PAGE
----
The Botanical Garden-Kalkaji Mandir section of the Delhi Metro's Magenta Line was inaugurated by Prime Minister Narendra Modi on Monday. In three months' time, by March 2018, the entire stretch of the Magenta Line will be ready, extending from Botanical Garden in Noida with Janakpuri West in Delhi.
Other than Kalkaji, which is the station connecting the Magenta Line with the Violet Line that heads towards Faridabad in Haryana, all the stations on this route are elevated.
With the inauguration of the Magenta Line, the distance from Botanical Garden to Kalkaji is just 12.4 kilometres and it will take commuters 19 minutes to travel this. Hitherto they had to travel through 22 stations, including an interchange at Mandi House, and spend 52 minutes in transit to get from Botanical Garden to Kalkaji.
After inaugurating the line, Modi travelled one station, from Kalkaji to Okhla Bird Sanctuary, the only two stations on the route that fall in Noida.
Connecting South Delhi
The new line will not only reduce travel time between the two stations, it would also prove to be a boon for Noida residents visiting South Delhi and vice versa. Once the entire stretch of the Magenta Line is inaugurated, it will bring in areas of south Delhi like Vasant Vihar and RK Puram into the Metro network, said a report on The Times of India.
The report said Jamia Millia Islamia students are happy about having Metro connectivity next door. "Reaching the university from other parts of the city was a tough task and I even missed my examination once as I couldn't find a bus on time. Delhi University got its Metro station years ago and finally, we are on a par with DU," Ali Sher, a postgraduate student, was quoted as saying by The Times of India.
The areas around the varsity are a congested maze of narrow roads and lack public transport. The Metro will be a boon for people in these localities. "The Metro will prove to be a lifeline for the area as we have no public transport available here except for the phatphat sewa vehicles," said Waris Khan, who lives in Jamia Nagar.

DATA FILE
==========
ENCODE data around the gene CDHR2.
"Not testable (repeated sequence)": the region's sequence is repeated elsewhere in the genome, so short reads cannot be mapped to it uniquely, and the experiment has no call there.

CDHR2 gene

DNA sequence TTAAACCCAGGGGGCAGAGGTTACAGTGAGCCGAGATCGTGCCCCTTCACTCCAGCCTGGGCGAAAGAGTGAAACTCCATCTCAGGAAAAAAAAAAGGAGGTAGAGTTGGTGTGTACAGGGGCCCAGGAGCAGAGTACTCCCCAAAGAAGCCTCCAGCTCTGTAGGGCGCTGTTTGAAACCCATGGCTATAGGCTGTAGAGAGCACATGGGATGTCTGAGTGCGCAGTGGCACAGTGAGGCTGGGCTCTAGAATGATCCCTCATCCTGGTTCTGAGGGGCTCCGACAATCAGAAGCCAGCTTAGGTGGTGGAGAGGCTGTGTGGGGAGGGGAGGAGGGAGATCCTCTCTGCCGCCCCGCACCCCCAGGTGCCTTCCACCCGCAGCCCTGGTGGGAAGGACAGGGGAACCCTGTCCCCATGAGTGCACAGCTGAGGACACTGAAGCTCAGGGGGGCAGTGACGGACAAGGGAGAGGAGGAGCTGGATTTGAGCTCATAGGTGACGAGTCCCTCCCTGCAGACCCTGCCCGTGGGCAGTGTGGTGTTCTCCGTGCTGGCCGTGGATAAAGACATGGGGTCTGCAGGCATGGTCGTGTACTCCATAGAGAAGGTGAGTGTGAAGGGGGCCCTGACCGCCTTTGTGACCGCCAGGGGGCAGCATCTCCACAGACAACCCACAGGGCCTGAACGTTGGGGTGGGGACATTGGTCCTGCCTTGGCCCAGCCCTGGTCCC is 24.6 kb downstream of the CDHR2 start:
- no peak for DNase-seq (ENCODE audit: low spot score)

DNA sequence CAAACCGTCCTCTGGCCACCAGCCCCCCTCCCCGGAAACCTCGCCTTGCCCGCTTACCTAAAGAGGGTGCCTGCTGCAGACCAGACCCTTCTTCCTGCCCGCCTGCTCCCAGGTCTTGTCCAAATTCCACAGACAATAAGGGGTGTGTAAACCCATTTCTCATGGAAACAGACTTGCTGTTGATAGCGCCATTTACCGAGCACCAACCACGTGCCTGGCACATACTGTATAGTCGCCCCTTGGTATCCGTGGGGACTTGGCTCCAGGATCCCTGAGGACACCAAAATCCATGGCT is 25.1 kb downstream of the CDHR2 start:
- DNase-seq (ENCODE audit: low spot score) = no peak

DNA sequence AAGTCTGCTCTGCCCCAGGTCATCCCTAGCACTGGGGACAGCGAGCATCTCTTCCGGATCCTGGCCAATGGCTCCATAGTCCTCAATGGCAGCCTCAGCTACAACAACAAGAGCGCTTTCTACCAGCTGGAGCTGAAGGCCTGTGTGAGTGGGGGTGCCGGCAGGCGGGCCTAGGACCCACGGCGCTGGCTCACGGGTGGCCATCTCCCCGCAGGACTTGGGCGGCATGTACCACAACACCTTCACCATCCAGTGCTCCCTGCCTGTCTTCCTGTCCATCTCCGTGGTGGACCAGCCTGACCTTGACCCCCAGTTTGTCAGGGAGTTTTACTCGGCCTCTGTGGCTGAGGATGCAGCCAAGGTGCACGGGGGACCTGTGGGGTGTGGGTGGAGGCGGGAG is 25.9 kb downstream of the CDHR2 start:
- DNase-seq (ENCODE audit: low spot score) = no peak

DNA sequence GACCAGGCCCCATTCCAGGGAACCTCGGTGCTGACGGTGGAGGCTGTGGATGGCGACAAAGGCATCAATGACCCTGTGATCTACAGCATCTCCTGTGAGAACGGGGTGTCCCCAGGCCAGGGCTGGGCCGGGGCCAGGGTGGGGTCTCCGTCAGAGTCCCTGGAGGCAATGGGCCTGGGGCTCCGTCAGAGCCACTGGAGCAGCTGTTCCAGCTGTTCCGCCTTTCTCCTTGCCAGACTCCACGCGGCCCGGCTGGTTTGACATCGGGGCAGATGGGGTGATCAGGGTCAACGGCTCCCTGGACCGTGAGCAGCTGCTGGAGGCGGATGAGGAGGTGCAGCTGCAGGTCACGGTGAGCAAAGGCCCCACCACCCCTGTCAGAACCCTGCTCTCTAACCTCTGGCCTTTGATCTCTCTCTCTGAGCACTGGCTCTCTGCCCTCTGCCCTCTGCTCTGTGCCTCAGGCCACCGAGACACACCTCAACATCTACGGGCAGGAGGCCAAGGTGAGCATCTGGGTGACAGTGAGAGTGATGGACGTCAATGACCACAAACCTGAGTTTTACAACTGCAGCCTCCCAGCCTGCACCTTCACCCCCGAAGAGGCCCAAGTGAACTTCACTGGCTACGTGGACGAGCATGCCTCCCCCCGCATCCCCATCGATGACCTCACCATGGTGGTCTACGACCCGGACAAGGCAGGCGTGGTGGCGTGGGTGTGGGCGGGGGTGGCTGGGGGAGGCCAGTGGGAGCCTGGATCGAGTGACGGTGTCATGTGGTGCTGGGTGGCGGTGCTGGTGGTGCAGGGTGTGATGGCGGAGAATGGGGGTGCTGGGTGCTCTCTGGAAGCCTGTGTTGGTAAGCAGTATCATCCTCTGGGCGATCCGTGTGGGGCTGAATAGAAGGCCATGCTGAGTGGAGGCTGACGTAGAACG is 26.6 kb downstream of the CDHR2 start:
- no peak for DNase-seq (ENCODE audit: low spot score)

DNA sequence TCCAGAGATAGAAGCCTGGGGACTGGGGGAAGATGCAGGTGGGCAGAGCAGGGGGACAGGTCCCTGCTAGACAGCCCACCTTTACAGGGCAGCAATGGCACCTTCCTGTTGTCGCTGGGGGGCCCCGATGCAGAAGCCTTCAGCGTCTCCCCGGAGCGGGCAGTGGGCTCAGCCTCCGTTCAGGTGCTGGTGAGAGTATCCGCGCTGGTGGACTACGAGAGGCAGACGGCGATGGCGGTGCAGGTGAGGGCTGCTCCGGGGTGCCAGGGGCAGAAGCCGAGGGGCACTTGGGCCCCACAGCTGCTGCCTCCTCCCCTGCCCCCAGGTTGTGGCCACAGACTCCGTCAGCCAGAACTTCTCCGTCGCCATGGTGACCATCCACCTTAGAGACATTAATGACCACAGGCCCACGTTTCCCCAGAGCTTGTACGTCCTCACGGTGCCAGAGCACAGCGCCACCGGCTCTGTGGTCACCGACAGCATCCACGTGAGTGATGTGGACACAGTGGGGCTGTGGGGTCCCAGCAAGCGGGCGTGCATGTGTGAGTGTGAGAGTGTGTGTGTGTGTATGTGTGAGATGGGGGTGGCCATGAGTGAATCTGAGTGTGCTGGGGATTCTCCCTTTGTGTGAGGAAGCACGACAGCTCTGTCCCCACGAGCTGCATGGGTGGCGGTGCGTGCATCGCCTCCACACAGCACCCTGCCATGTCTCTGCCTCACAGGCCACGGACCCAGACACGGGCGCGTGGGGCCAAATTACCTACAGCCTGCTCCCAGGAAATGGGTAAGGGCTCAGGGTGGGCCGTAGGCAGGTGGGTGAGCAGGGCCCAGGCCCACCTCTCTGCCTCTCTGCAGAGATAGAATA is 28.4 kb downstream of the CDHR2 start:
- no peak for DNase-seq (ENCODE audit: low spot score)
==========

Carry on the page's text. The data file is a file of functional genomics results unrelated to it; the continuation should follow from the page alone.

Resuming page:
The new Metro line will also feature driver-less trains, platform screen doors (PSDs) and a hi-tech signalling technology for movement of trains. "This line will have many firsts to its credit. For the first time in India, trains will run unattended. The platform screen doors (PSDs) are also being used here for the first time," Delhi Metro Rail Corporation (DMRC) chief spokesperson Anuj Dayal said.
PSDs, installed to enhance commuter safety, are glass-made screens installed near the edge of platforms that open only when a train arrives and shut after it departs. "Besides, a new-age technology, the Communication Based Train Control (CBTC) signalling, that can facilitate movement of trains with a frequency of 90 to 100 seconds, will also be pressed into service," Dayal said.
The trains will also run without drivers aided by the CBTC signalling technology. "The trains would essentially be driver-less, but there would be roving attendants. We would keep this mechanism for a year or two. We would get passenger feedback on this, and once we realise that we have people's confidence, we will remove those attendants, to make them fully driver-less," the chief spokesperson said.
The DMRC authorities said that 10 trains would operate on this new line, while two would be kept on reserve. The coaches running on this line have electronic information display, power charging capacity, including directly through USB ports, and colourful seats of different shades. They also have enhanced carrying capacity. The new trains are also energy efficient and save about 20 per cent of energy, the DMRC said. "The trains on this line will have six cars, four of them would be driving cars," Dayal said.
The new stations have been decorated to reflect themes of nature, Yoga, and cultural landmarks. At the new Kalkaji Mandir station, ceramic murals of the Lotus Temple, ISKCON Temple and nature-themed artworks, and paintings showing birds have been displayed.
However, it suffered a mishap just days before its formal inauguration, when a train crashed into a wall last Tuesday. The accident occurred at the Kalindi Kunj depot, but no injuries were reported. The front portion of the train and a stretch of the depot's boundary wall were damaged, a DMRC official was quoted as saying by PTI.
Four officials — including one deputy general manager who was the depot in-charge, one assistant manager under him responsible for depot activity, a junior engineer, and an assistant section engineer who were involved in operating the train —have been suspended following the mishap, said a report on Hindustan Times. The suspension is based on the probe by a team of three executive director rank officials.
DMRC chief Mangu Singh said the Metro personnel ticked the brakes reset box without actually checking it. "The next person who takes over is supposed to cross check each and every item. Then only he takes the train. This is a mistake on part of both of them. It appears like it was overconfidence because of which one fellow simply ticked the checklist and the other believed (him) and took the train away for washing."
With inputs from agencies
Updated Date: Dec 26, 2017 08:17 AM